Unfortunately, the Latino community in the U.S. was hit particularly hard by the housing market crash. In South Florida, many of the construction workers forced out of work are Hispanic, putting enormous strains on families’ ability to make ends meet.
That is why events like the White House Hispanic Community Action Summit at Miami Dade College I just participated in on Friday, December 2nd are so important. Under President Obama’s leadership, these summits – held all over the country – provide a critical and ongoing platform for participants to discuss the issues most relevant to the local Latino community.
As a Florida native, it was a pleasure to be able to participate in this dialogue and to hear exactly how the Administration’s initiatives are helping families in Miami – and what more we can do. We all recognize that these difficult economic times didn’t start overnight and they won’t end overnight.
That is why President Obama has placed job creation at the top of his agenda. And — three months ago — as part of this agenda — he unveiled the American Jobs Act.
In fact, I remember very clearly when he released his plan. The next day —I was in Orlando as part of another White House Hispanic Community Action Summit. I remember explaining how it was a group of proposals that independent economists say would create 2 million jobs at a time when so many people need work. I remember talking about the 1.1 million Hispanics and their families that would benefit from the extension of unemployment insurance and the 250,000 Hispanic-owned small businesses that would receive tax cut benefits.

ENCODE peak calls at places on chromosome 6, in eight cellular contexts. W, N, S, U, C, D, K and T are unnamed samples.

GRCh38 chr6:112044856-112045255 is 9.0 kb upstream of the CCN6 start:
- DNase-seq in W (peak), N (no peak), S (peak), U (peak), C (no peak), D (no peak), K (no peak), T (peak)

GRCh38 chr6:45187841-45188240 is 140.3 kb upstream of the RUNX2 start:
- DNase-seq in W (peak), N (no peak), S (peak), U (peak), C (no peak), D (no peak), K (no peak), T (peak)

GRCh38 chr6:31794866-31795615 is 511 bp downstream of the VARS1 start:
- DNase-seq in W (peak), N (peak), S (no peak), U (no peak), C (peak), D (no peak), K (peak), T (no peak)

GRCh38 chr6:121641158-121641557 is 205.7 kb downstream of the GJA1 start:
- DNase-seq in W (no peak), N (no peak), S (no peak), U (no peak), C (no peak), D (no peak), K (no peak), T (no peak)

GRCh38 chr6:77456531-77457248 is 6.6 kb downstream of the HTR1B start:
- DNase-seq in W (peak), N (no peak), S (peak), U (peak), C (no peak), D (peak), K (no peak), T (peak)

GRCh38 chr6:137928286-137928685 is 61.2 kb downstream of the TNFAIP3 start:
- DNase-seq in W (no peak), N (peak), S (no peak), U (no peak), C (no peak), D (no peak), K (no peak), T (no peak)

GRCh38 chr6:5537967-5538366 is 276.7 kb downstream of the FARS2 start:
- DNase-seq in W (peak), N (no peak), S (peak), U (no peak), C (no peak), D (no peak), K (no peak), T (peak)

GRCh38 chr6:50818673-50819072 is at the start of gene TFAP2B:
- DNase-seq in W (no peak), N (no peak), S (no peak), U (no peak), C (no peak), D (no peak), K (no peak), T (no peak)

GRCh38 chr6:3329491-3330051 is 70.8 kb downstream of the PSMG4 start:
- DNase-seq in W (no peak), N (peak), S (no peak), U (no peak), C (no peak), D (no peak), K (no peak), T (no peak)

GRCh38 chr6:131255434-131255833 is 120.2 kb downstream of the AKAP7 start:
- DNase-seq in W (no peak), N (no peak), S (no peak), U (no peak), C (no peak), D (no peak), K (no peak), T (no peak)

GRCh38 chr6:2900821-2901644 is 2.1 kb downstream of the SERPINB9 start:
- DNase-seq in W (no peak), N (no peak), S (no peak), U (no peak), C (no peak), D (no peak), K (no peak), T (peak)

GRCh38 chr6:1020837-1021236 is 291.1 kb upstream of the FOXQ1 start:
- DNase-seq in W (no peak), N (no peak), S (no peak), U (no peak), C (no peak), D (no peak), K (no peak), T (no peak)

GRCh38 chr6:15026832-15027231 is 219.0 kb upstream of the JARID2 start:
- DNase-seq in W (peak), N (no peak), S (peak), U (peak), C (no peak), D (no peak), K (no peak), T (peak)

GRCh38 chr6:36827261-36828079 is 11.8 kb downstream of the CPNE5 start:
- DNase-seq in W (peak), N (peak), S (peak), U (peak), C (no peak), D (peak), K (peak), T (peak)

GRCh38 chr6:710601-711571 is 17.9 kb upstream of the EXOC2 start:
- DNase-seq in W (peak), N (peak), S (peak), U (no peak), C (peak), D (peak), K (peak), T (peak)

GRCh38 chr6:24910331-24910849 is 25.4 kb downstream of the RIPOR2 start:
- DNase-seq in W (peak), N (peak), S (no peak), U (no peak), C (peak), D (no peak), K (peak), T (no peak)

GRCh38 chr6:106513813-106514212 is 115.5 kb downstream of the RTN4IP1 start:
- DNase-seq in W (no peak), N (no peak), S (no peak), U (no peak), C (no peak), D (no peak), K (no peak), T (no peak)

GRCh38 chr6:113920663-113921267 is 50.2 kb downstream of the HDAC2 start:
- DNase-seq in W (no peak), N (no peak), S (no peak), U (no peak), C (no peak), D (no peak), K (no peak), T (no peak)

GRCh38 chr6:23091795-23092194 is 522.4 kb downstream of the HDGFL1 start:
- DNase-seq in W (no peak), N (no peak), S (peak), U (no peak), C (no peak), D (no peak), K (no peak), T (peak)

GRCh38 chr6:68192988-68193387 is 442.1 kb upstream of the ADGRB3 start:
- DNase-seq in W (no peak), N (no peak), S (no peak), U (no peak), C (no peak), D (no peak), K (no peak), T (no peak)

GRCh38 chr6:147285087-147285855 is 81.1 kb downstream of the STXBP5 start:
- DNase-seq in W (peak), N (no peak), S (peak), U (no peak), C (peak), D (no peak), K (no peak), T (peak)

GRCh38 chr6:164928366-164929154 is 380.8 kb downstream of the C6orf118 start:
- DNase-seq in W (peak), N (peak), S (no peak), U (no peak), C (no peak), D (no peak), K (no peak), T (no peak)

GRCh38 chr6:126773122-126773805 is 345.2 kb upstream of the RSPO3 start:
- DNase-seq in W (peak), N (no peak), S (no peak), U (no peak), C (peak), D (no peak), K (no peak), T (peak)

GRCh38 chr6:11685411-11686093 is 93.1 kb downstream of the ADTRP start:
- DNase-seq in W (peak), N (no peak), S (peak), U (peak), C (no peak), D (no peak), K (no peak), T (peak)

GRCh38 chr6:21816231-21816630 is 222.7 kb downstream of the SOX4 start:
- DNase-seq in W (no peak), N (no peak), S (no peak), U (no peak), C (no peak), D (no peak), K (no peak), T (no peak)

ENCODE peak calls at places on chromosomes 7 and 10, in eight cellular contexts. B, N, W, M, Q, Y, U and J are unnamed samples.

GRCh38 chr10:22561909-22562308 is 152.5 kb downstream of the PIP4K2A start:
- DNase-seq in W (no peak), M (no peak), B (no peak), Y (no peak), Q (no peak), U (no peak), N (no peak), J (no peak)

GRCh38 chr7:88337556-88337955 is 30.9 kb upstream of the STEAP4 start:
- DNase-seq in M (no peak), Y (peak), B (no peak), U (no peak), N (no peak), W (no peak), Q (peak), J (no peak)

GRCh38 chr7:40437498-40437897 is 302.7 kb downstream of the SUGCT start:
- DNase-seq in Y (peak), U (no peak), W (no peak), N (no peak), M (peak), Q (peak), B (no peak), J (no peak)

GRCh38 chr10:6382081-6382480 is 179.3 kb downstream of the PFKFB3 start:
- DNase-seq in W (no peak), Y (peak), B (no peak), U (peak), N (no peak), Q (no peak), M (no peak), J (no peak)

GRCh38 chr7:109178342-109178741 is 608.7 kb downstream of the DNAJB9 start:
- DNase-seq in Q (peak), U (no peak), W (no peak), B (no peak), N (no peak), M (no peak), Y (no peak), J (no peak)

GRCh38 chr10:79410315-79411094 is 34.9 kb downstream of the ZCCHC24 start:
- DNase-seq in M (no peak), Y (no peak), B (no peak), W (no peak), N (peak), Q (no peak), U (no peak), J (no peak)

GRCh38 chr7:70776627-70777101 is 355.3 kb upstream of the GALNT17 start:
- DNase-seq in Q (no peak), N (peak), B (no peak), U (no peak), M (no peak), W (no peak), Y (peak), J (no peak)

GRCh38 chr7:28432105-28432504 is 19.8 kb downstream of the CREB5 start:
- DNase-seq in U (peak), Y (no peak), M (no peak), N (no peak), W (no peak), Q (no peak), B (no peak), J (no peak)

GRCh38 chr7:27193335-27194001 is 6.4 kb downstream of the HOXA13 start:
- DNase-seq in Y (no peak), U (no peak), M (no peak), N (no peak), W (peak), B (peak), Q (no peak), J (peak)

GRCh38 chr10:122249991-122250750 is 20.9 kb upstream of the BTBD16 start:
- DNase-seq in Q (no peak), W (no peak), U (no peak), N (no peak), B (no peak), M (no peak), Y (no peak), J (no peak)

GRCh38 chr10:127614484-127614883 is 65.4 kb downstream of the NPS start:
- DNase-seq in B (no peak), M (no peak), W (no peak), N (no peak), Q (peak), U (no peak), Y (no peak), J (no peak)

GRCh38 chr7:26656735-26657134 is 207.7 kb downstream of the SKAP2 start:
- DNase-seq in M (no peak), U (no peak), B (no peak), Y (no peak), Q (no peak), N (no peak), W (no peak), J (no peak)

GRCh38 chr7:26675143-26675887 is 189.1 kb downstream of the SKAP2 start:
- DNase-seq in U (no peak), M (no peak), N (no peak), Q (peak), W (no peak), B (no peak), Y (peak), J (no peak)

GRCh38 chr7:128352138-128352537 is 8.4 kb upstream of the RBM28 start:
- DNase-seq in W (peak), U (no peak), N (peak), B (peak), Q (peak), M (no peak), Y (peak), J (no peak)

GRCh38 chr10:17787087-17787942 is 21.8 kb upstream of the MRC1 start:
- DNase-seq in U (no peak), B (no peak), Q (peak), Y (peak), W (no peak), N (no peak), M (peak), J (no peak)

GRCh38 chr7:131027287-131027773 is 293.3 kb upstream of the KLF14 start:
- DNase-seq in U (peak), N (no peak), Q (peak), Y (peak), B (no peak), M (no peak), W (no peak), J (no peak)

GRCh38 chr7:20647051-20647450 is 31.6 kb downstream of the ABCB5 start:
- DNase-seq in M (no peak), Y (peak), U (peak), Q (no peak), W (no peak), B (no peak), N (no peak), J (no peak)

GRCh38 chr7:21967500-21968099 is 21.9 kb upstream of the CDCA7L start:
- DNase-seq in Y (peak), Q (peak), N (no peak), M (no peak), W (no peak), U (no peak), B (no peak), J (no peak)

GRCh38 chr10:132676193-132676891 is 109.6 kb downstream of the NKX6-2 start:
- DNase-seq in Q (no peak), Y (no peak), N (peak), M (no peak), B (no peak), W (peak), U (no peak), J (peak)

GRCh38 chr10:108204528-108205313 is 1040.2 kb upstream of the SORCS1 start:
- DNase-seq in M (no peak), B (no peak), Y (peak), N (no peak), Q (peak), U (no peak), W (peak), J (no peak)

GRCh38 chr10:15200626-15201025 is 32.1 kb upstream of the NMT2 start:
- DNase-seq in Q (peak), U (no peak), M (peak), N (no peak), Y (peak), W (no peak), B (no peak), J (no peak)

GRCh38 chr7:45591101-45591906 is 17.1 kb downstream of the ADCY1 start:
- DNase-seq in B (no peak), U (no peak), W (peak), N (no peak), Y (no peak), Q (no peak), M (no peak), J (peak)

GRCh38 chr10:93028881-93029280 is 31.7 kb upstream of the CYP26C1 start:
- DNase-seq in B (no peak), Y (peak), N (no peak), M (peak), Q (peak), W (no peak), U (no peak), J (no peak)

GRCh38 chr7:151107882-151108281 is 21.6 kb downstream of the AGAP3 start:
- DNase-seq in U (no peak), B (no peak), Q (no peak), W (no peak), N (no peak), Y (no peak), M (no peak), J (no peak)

And, I remember talking with people about: the $1.6 billion that would be invested in Florida’s highway and transit infrastructure that could support more than 20,000 jobs; the $1,500 in tax relief that middle class families would receive; and the 26,000 teachers in this state who would keep their jobs — in part — because of the American Jobs Act.
Now, what I don’t remember is Congress passing this common sense plan to put people back to work. That’s because they didn’t. At a time when so many are hurting, this simply isn’t right.
I heard it loud and clear from the Summit’s participants: we can’t wait.
That’s why the President has undertaken a series of measures that will make an impact right now, including extending and expanding the payroll tax cut that has given tax breaks to millions of families across the country this year. At the Commerce Department and the International Trade Administration we are helping: finding new export opportunities; supporting businesses; promoting manufacturing, and creating jobs.
Working together is how we will restore our economy and put millions of Americans back to work. Miami is ready to go. And so are we. Congress must do its part.
Right now, Members of Congress are considering proposals to extend the payroll tax cut, which provides on average, an additional $1,000 in tax relief for each family each year. The President proposed not only extending that tax cut, but expanding it to give the typical working family a tax cut of $1,500 next year. It would be paid for by asking a little more of millionaires and billionaires.
The countdown has begun. Congress must act to ensure working families get the support they need when they need it. We need to make sure that the 160 million hardworking Americans don’t see their taxes go up on January 1. Failing to extend this important source of income would hamstring our economic recovery. As President Obama has said, “If we refuse to act, middle class families will get hit with a tax increase at the worst possible time. We can’t let this happen.”
Francisco Sánchez is the Under Secretary of Commerce for International Trade